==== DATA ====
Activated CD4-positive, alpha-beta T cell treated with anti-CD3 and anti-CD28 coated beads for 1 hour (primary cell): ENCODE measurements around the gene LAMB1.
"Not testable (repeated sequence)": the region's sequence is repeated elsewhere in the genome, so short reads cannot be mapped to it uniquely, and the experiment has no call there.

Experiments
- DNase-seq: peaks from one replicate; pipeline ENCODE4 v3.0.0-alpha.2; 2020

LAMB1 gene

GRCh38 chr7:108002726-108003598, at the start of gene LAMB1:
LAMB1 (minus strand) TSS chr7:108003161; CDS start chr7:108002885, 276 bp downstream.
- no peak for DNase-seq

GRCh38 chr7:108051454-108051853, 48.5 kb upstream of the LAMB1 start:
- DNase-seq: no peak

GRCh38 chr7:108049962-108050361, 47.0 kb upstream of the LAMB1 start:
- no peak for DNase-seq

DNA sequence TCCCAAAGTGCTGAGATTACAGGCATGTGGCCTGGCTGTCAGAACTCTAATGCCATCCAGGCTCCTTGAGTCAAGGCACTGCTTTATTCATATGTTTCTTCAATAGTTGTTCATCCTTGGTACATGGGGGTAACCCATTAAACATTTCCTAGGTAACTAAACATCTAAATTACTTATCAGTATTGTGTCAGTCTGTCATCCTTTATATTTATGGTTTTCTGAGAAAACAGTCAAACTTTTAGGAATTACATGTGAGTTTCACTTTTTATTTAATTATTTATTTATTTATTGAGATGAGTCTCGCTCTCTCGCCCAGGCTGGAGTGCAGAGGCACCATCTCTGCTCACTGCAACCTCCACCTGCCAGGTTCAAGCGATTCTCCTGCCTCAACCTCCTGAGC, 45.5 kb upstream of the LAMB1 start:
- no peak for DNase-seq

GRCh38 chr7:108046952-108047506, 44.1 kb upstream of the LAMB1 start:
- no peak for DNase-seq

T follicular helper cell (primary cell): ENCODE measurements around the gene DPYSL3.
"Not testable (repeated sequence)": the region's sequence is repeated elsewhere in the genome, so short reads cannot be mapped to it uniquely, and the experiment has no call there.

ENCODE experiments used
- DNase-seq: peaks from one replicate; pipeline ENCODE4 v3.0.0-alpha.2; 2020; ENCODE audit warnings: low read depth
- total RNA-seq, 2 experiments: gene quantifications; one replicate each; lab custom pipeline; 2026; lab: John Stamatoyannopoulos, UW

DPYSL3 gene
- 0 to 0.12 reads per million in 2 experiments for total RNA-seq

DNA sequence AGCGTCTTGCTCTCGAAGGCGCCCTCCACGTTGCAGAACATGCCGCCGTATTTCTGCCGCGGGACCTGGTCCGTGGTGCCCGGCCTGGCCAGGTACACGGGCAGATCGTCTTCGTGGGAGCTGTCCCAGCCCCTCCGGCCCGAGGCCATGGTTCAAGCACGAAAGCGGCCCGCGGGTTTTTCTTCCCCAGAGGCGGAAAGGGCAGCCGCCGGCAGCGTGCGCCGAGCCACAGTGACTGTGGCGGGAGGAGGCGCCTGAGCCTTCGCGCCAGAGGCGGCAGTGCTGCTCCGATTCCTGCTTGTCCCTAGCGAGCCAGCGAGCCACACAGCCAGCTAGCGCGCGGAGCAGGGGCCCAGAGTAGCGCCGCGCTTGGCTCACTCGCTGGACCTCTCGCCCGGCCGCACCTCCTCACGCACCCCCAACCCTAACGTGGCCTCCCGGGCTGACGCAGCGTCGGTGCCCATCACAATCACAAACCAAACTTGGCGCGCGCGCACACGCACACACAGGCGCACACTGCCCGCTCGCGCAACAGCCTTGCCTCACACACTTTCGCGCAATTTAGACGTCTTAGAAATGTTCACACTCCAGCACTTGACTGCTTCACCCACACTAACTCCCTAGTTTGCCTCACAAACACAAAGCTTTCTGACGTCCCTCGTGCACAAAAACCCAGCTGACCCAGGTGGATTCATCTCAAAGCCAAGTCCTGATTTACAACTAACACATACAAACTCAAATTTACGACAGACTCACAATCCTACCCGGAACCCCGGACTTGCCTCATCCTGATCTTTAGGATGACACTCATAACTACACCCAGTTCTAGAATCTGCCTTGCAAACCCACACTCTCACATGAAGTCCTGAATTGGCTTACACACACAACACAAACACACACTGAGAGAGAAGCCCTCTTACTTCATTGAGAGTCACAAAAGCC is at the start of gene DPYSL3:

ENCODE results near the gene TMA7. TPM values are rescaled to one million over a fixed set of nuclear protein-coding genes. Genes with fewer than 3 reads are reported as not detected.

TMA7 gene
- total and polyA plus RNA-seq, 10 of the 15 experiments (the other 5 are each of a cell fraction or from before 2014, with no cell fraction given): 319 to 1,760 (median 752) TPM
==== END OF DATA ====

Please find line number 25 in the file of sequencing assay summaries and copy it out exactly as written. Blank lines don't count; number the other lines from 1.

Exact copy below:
ENCODE results near the gene TMA7. TPM values are rescaled to one million over a fixed set of nuclear protein-coding genes. Genes with fewer than 3 reads are reported as not detected.